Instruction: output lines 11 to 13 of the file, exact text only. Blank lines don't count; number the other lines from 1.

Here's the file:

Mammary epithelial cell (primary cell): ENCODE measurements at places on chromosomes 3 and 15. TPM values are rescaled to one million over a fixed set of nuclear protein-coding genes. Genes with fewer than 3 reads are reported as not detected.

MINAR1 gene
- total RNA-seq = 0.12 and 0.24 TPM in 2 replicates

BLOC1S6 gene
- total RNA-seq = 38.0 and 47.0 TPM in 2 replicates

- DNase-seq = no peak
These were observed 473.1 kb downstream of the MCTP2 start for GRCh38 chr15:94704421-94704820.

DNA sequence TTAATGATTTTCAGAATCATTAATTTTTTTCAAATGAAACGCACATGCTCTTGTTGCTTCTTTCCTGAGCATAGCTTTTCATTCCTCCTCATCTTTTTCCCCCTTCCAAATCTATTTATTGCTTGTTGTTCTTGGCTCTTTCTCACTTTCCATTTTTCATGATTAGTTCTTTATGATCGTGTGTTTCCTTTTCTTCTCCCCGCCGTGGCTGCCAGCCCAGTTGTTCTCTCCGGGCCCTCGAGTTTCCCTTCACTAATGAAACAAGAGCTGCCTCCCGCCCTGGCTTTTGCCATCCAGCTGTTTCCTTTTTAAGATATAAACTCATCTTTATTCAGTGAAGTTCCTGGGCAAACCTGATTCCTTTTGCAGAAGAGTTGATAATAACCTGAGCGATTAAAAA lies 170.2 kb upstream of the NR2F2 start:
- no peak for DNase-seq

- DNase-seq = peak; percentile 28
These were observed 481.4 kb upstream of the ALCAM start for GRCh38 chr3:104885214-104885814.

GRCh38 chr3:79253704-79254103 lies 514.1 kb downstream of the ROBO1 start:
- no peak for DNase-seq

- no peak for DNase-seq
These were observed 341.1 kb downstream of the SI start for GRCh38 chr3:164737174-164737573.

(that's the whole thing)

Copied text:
These were observed 481.4 kb upstream of the ALCAM start for GRCh38 chr3:104885214-104885814.

GRCh38 chr3:79253704-79254103 lies 514.1 kb downstream of the ROBO1 start:
- no peak for DNase-seq